Helping others after traumatic brain injury

A Ceredigion woman who sustained a traumatic brain injury just months after her father’s terminal cancer diagnosis says volunteering has ‘made her feel whole again.’

Grace Vobe, 46, is a committee member for Headway Ceredigion, a charity that supports brain injury survivors and their families, and has shared her story as part of National Volunteers’ Week.

Grace left her home village Llanarth in her 20s and built herself a high-flying career in London.

But her world came crashing down around her when a passing cyclist head-butted Grace on her way to work, leaving her with a traumatic brain injury.

“It ended my career, right there and then,” she said. “Everything I had worked for disappeared overnight.”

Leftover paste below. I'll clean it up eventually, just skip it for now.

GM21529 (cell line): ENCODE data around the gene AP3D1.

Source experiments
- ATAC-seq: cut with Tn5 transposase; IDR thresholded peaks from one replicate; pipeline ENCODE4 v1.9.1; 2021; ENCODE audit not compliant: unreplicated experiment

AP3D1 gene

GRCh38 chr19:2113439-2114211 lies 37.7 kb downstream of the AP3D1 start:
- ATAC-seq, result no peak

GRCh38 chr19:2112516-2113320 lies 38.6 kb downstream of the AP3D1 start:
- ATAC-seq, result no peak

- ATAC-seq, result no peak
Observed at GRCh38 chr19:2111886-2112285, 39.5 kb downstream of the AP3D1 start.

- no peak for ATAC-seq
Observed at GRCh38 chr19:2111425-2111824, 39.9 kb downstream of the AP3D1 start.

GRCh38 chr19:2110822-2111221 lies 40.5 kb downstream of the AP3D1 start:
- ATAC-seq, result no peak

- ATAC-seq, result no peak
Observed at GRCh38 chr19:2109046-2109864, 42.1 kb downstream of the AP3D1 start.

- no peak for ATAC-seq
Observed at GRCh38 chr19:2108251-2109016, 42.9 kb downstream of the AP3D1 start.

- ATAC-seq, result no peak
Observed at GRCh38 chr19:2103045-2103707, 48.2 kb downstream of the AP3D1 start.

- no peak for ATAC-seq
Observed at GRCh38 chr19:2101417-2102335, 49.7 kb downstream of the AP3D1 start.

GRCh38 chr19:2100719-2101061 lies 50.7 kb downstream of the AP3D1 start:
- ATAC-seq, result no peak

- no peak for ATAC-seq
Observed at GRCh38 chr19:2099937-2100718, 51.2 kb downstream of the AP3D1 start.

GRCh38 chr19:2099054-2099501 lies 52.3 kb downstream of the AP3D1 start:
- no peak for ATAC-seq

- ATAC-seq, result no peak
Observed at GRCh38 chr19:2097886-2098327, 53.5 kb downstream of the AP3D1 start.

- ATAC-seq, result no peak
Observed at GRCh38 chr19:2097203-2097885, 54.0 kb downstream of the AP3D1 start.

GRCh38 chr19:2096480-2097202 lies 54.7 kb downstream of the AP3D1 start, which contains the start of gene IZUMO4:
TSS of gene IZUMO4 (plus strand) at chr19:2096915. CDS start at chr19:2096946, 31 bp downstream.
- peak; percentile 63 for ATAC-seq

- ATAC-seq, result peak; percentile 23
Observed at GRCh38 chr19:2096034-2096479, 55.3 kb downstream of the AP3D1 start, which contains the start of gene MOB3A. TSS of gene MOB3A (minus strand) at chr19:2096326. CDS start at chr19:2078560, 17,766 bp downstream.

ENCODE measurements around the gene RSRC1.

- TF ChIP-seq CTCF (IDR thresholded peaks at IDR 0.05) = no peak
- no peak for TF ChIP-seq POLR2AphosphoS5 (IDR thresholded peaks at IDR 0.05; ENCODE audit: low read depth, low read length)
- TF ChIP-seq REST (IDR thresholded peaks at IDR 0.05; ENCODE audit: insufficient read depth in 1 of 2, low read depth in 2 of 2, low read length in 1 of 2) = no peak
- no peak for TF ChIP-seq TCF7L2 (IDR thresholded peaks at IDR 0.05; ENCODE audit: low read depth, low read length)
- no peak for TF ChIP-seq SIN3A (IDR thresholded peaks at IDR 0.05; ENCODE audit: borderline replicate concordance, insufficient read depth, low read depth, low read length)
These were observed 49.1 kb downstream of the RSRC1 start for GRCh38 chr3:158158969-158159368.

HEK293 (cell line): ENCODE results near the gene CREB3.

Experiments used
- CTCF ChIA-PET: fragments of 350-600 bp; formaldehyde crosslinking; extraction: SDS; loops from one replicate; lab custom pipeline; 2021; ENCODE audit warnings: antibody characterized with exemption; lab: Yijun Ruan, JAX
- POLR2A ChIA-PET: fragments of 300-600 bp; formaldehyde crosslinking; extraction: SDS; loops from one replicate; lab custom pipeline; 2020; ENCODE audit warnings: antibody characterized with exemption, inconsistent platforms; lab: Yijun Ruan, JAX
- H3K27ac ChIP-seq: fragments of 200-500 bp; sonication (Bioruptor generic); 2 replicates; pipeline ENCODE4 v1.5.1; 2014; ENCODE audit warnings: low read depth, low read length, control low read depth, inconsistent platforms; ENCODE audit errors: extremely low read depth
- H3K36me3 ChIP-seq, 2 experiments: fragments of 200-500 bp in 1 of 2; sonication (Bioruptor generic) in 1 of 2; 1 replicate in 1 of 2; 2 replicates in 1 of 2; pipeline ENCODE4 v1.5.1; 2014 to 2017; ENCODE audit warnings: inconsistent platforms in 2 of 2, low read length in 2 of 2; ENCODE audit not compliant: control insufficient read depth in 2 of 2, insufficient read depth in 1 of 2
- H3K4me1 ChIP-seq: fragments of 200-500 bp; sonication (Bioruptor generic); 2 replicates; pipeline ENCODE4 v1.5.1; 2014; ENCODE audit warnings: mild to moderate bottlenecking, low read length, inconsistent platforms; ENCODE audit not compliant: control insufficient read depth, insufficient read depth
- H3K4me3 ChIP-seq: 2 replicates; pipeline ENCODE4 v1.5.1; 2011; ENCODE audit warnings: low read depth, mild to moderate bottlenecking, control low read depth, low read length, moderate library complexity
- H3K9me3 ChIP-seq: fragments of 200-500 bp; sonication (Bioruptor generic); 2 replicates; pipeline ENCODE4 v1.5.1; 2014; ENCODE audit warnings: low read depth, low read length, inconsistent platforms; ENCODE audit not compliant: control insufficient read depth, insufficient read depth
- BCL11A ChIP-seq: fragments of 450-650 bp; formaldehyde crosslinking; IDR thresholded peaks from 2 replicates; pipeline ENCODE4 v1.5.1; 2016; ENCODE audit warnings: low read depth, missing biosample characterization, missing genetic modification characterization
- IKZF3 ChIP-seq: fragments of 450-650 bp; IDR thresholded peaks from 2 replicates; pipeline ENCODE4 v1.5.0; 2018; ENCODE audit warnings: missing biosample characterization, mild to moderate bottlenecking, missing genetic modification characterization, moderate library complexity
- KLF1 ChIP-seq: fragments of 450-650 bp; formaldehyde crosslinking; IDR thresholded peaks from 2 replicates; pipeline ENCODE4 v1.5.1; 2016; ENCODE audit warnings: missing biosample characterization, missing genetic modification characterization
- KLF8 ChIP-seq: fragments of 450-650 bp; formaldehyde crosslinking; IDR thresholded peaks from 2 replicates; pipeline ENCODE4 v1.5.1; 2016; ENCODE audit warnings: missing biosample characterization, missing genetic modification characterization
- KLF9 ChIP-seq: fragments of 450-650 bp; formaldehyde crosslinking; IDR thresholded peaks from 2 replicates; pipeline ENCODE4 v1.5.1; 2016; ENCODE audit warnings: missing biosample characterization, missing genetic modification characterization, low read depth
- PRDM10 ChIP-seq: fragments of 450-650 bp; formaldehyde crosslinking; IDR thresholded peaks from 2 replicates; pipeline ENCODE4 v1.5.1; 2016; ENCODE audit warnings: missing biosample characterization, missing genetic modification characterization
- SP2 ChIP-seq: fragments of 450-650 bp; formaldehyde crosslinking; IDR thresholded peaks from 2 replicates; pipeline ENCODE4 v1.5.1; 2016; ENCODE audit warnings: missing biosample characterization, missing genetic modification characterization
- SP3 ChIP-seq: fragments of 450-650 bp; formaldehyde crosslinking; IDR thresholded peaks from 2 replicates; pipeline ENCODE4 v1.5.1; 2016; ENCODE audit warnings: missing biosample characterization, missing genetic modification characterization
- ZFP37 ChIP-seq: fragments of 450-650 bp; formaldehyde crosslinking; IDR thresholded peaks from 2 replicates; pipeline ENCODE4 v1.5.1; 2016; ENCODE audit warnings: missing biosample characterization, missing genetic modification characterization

But despite having sustained a serious brain injury, Grace discharged herself from hospital almost immediately.

“Just two months before my brain injury, my dad had been diagnosed with terminal cancer and was given six months to live,” she said.

“My mum had said ‘please look after yourself because if something happens to you, I can’t help because your dad really needs me.’

“I couldn’t have my mum receive the call that I was in hospital, it would have been too much for her.”

Because Grace discharged herself and moved back to Ceredigion, she says she didn’t receive any help or support and was left struggling to cope with the devastating effects of her traumatic brain injury.

“Sometimes I would be walking down the street and suddenly have no idea where I was, how I’d got there or where I was going,” she said. “It’s so scary to have no idea what’s going on.”

Eventually, Grace received an official brain injury diagnosis in Ceredigion and started to receive support. She first heard about Headway Ceredigion when she met committee member Lynda Allison at an information stall in her local Sainsbury’s.

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